Increased squatters risk in commercial properties? – Commercial Premises Insurance implications

Is it time to check your commercial premises insurance is up to date? From the 1st September squatting in residential buildings in England and Wales became a criminal offence, with perpetrators facing up to six months in jail and a maximum £5,000 fine.

However, this does not apply to commercial properties, which in light of the recent legislation, could now become more vulnerable as squatters seek alternative properties to occupy.

commercial premises insuranceIs your commercial property unoccupied?

If you have a commercial premises insurance policy covering your building, have you advised your insurance broker or company that the property is unoccupied?  It’s important you tell them as it is considered a material fact and as such must be declared.

What can you do to protect your property?

  • Consider boarding up windows, doors and letter boxes
  • Conduct regular internal and external inspections or commission an agent to do it for you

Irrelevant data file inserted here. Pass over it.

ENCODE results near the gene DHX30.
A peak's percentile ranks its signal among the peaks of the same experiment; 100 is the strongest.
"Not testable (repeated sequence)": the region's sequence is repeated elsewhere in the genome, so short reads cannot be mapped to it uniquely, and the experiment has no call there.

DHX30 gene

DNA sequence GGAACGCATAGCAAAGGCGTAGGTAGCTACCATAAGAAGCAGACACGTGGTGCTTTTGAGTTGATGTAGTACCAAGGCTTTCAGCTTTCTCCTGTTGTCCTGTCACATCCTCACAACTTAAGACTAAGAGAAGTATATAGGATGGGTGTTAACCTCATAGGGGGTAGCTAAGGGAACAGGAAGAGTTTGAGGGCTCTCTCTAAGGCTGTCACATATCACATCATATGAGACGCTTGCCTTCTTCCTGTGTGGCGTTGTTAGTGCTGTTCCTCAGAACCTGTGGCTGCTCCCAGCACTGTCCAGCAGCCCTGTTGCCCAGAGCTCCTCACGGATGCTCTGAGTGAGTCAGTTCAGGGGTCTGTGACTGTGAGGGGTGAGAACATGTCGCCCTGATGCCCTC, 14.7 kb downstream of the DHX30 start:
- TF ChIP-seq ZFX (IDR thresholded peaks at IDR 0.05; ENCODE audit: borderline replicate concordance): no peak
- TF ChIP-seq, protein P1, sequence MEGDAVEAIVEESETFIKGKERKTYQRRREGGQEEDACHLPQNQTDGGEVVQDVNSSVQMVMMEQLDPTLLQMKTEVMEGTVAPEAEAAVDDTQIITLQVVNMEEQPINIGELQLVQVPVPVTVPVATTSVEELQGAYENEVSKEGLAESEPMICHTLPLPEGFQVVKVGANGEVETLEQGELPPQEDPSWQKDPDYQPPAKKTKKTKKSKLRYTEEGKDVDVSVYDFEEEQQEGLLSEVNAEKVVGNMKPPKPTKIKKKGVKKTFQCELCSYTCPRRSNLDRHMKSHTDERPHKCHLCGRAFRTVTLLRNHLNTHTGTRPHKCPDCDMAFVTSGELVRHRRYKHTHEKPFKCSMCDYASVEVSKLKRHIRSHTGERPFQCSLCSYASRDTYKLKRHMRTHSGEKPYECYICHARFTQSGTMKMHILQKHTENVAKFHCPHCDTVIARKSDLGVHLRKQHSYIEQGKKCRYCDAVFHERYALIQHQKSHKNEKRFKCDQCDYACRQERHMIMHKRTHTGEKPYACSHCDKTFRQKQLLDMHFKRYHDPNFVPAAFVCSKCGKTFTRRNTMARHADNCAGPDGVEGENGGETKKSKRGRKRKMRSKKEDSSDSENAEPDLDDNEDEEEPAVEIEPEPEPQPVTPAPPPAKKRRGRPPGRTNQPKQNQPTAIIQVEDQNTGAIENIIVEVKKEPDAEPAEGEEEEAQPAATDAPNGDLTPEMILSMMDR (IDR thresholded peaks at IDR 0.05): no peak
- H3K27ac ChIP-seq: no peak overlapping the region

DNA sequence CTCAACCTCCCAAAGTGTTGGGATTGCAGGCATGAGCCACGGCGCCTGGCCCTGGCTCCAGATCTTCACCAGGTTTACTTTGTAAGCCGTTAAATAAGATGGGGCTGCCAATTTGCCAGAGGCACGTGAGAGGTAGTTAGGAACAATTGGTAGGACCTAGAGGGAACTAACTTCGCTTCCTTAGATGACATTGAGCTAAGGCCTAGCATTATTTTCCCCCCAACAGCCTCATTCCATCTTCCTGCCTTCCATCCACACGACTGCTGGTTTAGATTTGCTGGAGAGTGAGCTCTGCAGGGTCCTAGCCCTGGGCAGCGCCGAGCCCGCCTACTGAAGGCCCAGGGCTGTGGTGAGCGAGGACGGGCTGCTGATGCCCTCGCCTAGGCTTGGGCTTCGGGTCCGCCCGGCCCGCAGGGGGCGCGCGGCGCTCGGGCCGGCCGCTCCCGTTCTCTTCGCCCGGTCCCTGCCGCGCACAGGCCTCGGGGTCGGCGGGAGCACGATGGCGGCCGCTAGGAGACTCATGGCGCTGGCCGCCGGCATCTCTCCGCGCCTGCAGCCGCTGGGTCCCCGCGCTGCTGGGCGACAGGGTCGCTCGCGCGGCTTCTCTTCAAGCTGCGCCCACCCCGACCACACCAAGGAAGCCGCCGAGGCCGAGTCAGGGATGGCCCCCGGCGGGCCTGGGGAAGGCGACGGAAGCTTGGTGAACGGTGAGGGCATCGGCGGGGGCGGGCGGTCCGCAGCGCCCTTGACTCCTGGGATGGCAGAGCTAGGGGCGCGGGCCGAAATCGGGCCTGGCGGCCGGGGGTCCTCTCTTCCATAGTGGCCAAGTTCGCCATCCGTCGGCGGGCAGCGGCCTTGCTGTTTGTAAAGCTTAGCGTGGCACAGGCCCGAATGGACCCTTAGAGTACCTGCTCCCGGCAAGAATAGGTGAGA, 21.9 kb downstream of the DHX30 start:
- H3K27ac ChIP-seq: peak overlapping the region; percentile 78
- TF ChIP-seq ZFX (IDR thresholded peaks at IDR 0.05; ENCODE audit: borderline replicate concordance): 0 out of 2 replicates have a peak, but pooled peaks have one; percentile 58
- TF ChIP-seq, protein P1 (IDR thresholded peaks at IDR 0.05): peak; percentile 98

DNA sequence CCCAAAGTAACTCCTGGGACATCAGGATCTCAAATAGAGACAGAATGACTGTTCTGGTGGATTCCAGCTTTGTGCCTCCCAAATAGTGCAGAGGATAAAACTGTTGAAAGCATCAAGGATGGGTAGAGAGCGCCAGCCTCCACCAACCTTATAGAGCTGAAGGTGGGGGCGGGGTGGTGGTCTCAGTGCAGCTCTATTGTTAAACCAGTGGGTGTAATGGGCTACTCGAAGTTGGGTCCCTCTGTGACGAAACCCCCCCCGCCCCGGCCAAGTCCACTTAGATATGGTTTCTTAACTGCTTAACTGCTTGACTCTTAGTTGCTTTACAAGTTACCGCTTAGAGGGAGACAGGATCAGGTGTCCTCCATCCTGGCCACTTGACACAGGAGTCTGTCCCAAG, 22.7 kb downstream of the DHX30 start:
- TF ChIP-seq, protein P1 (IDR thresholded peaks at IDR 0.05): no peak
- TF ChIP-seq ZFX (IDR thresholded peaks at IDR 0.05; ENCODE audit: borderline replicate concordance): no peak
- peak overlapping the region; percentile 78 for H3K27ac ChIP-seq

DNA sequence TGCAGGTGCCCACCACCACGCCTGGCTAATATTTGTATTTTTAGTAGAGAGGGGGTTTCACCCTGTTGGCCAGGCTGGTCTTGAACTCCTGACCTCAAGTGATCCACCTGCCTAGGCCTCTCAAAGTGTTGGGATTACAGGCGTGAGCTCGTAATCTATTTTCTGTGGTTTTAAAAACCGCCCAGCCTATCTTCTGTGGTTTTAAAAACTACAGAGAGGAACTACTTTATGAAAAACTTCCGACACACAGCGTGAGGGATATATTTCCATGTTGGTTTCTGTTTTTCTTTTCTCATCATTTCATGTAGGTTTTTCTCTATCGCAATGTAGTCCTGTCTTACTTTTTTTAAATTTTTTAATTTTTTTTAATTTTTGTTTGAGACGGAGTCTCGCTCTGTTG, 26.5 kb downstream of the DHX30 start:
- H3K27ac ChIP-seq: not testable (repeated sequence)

• Make sure you have a an adequate physical secuity on windows, doors etc
  • Make sure that any CCTV equipment is working and switched on
  • Turn off and drain down any water supplies, to prevent use by squatters
  • Consider additional security, such as alarm systems or even security guards

Beware – The above are just a handful of things you can do to avoid damage by squatters.  However, your commercial premises insurance policy might also come with conditions that you must adhere to when the property becomes unoccupied, so it’s important to know where you stand so as to ensure you are properly protected.

If you are unsure about what cover you have or what you are missing, it’s well worth speaking to a property insurance broker that regularly deals with property insurance.